2010 in review

Thanks for reading!

The stats helper monkeys at WordPress.com mulled over how this blog did in 2010, and here’s a high level summary of its overall blog health:

Healthy blog!

The Blog-Health-o-Meter™ reads This blog is on fire!.

Crunchy numbers

Featured image

A Boeing 747-400 passenger jet can hold 416 passengers. This blog was viewed about 4,100 times in 2010. That’s about 10 full 747s.

In 2010, there were 18 new posts, growing the total archive of this blog to 81 posts. There were 11 pictures uploaded, taking up a total of 10mb. That’s about a picture per month.

The busiest day of the year was August 2nd with 79 views. The most popular post that day was Feast of Our Lady of the Angels of Portiuncula.

Where did they come from?

The top referring sites in 2010 were mail.yahoo.com, franciscanfocus.com, backpew.blogspot.com, mail.live.com, and rhinoweb.org.

Some visitors came searching, mostly for angela merici, giotto, order of penitents, protect us from all anxiety, and st. angela merici.

Attractions in 2010

These are the posts and pages that got the most views in 2010.

1

Feast of Our Lady of the Angels of Portiuncula August 2008
2 comments

2

Mount La Verna Leaf & The Stigmata of St. Francis September 2008

3

Extraction of Franciscan Saints & St. Angela Merici January 2009
3 comments

4

Funerals, Black Vestments, & Cemetery Musings November 2008

5

Order of Penitents – Short History March 2009

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Hands that Serve

On Saturday, June 27, 2009, I had the privilege to attend the ordination of eight men to the priesthood.  On Sunday, June 28, 2009, I had the joy of attending a friend’s first mass – his Mass of Thanksgiving.   It is such a blessing to have the ordination coincide with the Year for Priests.  There is sure to be extraordinary amounts of prayers going up this year.  Especially remember the newly ordained.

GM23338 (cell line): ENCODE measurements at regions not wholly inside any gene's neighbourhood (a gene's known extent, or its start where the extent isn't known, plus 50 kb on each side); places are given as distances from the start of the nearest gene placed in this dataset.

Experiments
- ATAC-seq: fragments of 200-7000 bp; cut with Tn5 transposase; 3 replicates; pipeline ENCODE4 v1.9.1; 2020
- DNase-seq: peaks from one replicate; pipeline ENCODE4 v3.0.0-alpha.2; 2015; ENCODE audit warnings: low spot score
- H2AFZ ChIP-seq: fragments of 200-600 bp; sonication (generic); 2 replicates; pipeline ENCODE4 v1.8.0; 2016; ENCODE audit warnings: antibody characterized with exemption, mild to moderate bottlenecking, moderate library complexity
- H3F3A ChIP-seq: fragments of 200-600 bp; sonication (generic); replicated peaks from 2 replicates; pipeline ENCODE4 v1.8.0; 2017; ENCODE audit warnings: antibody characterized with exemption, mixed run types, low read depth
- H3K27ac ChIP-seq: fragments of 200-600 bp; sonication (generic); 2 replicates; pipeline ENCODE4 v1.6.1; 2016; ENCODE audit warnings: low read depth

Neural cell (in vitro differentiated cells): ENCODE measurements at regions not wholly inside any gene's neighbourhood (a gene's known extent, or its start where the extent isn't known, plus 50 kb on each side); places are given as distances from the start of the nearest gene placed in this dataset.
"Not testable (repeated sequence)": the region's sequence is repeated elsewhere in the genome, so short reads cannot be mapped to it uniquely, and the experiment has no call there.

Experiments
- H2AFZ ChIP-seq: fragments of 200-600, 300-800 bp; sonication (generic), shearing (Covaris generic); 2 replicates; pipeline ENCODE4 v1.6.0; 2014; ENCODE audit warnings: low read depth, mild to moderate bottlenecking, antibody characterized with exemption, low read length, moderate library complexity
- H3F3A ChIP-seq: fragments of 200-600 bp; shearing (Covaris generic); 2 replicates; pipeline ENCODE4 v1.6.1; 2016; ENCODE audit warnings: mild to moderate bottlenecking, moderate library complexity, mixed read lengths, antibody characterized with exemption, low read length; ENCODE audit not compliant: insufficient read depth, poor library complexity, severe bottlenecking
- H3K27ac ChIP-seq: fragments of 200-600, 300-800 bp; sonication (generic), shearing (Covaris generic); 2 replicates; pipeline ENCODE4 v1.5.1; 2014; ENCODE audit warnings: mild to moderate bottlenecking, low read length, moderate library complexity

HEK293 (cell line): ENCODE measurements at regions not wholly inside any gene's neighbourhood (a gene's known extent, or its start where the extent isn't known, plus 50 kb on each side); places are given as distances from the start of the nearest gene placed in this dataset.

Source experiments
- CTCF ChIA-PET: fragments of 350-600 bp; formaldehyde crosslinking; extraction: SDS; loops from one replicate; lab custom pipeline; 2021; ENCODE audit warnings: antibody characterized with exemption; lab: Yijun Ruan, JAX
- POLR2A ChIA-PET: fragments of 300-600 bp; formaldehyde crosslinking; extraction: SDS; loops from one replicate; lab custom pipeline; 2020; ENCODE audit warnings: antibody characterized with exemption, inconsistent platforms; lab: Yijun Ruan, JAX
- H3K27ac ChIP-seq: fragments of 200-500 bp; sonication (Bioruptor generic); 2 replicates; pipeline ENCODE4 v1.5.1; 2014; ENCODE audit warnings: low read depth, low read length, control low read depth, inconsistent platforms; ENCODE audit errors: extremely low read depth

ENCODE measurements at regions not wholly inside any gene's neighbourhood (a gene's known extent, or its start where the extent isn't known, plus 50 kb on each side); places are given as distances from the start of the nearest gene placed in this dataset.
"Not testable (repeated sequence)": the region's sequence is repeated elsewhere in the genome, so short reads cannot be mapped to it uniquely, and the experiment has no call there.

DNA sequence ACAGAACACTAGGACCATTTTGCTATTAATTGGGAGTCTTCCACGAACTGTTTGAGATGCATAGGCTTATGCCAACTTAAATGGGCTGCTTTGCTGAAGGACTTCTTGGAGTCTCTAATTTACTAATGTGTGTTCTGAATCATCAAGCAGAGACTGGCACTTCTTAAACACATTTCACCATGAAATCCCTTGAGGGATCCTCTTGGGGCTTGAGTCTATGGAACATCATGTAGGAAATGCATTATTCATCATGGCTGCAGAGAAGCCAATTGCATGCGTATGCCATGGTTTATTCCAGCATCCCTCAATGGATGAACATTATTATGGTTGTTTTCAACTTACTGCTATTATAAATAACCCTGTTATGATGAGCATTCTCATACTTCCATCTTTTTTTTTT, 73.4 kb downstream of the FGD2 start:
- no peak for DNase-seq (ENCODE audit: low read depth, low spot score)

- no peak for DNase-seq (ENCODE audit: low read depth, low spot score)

Read the Georgia Bulletin article – Eight New Priests Ordained for North Georgia

Part of the Rite of Ordination to the Priesthood is the anointing of hands with holy chrism.   Later, when receiving a blessing from my newly ordained friend, the fragrance of the holy chrism still lingered like the incense of prayer.  I recalled my Confirmation and chrism that was rubbed on my forehead — the aroma that something mystical took place.  The night of my reception into the church — I didn’t wash it off and slept with the fragrance into the next day.  Witnessing my first Rite of Ordination to the Priesthood — the sights, sounds, and smells — reaffirm that God is in this place.  In the same way that God looked down on his baptized Son, said, “This is my beloved Son in whom I am well pleased,” God most surely looked down on the men that day and is very well pleased.

On my morning commute, I pray the rosary with the Daughters of St. Paul.  At the conclusion of each set of mysteries, the sisters sing a song.  During the weeks leading up to the ordination, I looked forward to Thursdays — the recitation of the Luminous Mysteries — the ministry of Jesus.  The fifth luminous mystery is the institution of the Eucharist.  Following this, the sisters sing “How Beautiful” by Twila Paris.  It is really for this that I looked forward to Thursdays — as I have prayed for this ordination — this song is a celebration of praise.  I cannot sing this song without thinking of the hands of the priest.  Enjoy and remember to pray for our new priests and for more vocations.

My Papa and the Year For Priests

My Papa & His Mother - St. Anthony's Hospital - Terra Haute IN - ca 1930

My Papa & His Mother - St. Anthony's Hospital - Terre Haute IN - ca 1930